I just read an interesting article about reinventing agriculture with agroforestry in Africa in USA Today. Grain yields are being increased by 2-3 times in nutrient deficient soils with the addition of Faidberia alibida; a tap rooted, nitrogen-fixing tree that goes dormant when the grains are growing.
"'Doubling food production by mid-century, particularly in Africa, will require non-conventional approaches, particularly since so many of the continent's soils are depleted, and farmers are faced with a changing climate," Dennis Garrity, director general of the World Agroforestry Centre, said in a release. "We need to reinvent agriculture in a sustainable and affordable way, so that it can reduce its emissions of greenhouse gases and be adapted to climate change.'"
We do need to reinvent agriculture, because over the long run it doesn't work well for farmers, consumers, or the land. Export agriculture is almost always dependent on importing nutrients, organic matter, or other inputs to maintain production. Fossil fuels have allowed the development of an agricultural system that is utterly dependent on resources from afar and vulnerable to supply line disruptions and increases in the cost of inputs.
Fuel prices have quadrupled in the past 20 years. How long will "modern" nations be able to pour money into the ground to maintain production? Peak oil indicates increasing demand and reduced production of fuel. While "1st world" farmers are having trouble making money, at least they are surviving. In farming areas where the price of fuel and inputs are extremely high, it's different story.
Africa 's poverty goes hand-in-hand with colonial agricultural extraction and cultural destablization that resulted from the forced abandonment of traditonal ways. Farmers were taught by experts about the benefits of green revolution, but the promises turned into empty stomachs and a devastated landscape.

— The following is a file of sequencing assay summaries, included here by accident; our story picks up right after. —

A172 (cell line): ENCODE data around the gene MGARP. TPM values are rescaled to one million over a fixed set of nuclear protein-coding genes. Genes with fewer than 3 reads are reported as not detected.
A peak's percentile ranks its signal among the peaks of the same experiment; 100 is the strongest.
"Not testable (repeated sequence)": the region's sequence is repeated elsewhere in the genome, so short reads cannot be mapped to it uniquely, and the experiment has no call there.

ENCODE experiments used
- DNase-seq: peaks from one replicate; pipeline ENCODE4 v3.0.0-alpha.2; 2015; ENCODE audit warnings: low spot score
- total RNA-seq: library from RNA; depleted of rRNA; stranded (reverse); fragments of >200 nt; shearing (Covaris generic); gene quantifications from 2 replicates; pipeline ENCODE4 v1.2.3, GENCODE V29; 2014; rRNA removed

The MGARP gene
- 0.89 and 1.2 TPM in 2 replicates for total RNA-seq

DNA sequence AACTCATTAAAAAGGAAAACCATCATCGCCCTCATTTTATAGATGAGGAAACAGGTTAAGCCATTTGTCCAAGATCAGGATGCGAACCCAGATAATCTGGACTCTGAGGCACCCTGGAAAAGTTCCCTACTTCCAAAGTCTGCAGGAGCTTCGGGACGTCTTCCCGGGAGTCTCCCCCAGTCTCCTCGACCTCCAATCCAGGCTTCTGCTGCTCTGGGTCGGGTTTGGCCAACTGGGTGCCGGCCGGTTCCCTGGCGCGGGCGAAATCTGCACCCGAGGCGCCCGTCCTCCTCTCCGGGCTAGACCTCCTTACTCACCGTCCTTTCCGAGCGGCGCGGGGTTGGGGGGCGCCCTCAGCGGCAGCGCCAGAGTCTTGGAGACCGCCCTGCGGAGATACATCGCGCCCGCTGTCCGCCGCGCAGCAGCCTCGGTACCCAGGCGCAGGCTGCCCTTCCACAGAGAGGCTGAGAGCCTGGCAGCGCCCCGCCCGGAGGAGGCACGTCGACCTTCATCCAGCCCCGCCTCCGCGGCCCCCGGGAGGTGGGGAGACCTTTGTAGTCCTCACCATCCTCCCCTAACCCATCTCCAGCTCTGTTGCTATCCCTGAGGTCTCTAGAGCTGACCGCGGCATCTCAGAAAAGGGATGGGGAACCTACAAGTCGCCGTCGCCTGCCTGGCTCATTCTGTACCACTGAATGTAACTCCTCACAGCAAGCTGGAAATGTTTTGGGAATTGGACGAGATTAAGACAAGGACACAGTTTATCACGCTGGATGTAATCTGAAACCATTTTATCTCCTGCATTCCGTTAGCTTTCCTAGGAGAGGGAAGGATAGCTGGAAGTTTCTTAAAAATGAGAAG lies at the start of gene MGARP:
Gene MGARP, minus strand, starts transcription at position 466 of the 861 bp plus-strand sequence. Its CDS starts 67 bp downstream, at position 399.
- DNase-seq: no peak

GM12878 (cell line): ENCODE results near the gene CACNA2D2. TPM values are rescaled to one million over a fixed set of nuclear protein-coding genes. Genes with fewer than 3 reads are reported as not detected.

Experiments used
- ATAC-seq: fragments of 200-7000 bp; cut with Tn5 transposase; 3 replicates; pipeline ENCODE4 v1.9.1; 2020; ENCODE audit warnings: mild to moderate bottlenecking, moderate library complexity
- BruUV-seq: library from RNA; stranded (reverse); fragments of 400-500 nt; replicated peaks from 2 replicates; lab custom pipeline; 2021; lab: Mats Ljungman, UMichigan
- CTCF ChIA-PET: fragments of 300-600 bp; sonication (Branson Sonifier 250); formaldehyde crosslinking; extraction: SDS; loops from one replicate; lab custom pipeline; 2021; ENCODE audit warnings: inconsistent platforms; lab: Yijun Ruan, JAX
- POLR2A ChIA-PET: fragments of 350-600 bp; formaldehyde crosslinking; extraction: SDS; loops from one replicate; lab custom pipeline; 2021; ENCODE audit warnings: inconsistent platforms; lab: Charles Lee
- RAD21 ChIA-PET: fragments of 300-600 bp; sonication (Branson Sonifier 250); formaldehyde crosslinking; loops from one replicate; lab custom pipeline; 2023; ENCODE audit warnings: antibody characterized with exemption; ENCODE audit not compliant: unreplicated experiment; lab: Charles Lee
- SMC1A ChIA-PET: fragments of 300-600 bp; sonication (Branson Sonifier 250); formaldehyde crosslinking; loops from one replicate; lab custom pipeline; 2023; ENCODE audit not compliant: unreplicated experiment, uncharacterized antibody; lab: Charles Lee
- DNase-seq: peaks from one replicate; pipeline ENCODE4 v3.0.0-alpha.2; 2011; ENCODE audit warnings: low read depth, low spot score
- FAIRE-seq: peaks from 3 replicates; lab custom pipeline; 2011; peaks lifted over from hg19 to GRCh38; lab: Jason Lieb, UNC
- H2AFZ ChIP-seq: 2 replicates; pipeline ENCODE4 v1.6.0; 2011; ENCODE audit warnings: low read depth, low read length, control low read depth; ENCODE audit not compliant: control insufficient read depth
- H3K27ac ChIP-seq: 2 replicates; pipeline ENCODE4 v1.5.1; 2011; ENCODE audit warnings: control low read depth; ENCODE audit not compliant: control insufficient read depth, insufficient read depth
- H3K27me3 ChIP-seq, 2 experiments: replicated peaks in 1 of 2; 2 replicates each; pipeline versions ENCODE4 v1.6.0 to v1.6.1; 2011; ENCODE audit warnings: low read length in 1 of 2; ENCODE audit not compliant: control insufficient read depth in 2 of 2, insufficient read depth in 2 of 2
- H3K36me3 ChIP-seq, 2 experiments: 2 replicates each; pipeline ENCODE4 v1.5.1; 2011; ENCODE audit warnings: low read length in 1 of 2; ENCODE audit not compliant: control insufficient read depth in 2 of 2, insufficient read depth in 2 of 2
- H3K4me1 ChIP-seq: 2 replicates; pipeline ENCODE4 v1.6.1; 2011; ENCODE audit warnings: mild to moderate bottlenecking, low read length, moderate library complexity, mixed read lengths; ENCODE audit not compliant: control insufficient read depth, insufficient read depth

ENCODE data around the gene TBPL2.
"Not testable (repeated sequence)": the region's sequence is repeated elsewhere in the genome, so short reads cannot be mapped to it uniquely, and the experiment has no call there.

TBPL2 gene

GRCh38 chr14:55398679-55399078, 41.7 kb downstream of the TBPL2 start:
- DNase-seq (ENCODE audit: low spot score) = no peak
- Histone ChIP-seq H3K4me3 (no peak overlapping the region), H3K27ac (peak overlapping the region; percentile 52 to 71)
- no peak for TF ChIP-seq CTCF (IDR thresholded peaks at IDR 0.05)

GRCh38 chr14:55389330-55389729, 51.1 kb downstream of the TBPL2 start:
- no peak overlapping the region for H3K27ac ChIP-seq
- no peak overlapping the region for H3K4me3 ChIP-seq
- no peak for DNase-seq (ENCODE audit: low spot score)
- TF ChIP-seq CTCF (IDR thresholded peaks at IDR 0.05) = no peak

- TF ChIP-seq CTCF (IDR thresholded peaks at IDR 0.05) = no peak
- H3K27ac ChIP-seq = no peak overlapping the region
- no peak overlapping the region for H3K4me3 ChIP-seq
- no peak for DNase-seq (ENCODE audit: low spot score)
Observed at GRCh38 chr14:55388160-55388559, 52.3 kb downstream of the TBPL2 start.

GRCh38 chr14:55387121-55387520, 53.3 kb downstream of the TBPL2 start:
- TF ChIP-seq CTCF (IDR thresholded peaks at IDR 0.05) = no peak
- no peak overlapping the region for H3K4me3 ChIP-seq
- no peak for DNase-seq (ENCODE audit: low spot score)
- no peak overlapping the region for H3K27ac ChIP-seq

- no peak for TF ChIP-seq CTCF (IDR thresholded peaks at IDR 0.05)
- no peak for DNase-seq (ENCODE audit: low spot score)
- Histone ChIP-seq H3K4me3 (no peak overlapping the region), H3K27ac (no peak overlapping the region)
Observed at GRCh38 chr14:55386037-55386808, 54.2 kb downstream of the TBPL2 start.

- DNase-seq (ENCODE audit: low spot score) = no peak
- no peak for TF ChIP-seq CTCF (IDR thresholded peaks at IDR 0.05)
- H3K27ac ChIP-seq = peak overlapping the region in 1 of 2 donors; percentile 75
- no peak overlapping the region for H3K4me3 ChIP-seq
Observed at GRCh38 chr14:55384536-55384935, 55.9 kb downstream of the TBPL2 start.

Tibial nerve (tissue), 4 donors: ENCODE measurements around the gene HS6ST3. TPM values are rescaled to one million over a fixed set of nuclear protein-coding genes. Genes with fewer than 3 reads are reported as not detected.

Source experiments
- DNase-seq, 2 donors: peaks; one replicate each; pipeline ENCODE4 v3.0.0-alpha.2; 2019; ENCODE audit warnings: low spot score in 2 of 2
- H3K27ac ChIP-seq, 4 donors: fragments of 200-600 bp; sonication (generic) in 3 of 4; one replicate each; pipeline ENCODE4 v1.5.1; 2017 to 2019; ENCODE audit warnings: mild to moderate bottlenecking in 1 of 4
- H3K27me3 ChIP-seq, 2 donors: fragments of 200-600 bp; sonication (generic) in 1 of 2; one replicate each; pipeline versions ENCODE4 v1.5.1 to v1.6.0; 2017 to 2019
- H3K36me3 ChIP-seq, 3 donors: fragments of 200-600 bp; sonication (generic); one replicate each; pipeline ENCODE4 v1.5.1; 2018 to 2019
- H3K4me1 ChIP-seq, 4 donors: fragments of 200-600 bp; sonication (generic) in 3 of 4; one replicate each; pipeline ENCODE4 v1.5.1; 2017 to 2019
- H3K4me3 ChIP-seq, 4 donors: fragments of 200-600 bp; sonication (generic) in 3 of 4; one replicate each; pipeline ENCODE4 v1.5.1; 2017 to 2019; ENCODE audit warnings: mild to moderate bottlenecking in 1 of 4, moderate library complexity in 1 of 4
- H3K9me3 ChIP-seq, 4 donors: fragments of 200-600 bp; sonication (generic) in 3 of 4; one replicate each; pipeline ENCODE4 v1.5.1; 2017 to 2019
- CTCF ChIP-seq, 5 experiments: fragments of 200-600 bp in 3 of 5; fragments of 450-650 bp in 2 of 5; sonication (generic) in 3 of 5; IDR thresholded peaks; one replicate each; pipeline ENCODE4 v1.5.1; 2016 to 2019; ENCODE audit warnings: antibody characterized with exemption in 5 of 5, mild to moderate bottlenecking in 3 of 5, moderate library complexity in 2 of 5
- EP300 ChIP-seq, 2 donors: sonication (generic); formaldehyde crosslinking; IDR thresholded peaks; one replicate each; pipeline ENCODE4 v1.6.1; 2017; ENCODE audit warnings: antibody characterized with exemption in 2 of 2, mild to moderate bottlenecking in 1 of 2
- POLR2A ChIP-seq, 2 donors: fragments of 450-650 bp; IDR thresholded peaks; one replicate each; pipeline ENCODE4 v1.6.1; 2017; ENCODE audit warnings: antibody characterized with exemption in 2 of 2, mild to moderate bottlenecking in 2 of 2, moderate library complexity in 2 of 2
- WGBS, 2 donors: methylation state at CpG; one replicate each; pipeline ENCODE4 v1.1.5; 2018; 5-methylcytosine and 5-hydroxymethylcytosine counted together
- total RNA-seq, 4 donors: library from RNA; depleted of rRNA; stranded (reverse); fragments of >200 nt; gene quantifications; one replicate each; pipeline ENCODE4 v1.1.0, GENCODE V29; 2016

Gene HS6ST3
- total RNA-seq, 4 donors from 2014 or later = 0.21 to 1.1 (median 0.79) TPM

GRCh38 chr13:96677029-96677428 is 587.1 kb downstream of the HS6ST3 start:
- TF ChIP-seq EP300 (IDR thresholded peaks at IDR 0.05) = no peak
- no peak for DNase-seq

Now, inspiring projects are cropping up with the interaction with local cultivators to develop sustainable, productive, and nutrious food that can be relied upon--where agriculture is not possbile. Trees are proving to be a great ally to farmers. This is the beginning of the true green revolution.
It is clear that well designed agroforestry systems can produce more than monocrops with no/low inputs. Agroforestry lets nature do the work--after we have done ours. It takes much experimentation with diverse locally adapted species and communication with a wide range of cultivators to develop succesful systems. it is a complex horticultural system that is site and cultivator specific with many variables to account for.
We can have more options than ever before if we develop a horticultural society before the fossil fuel costs get ridiculously high. I encourage cultivators everywhere to start the transition now and become the leaders of a better tomorrow.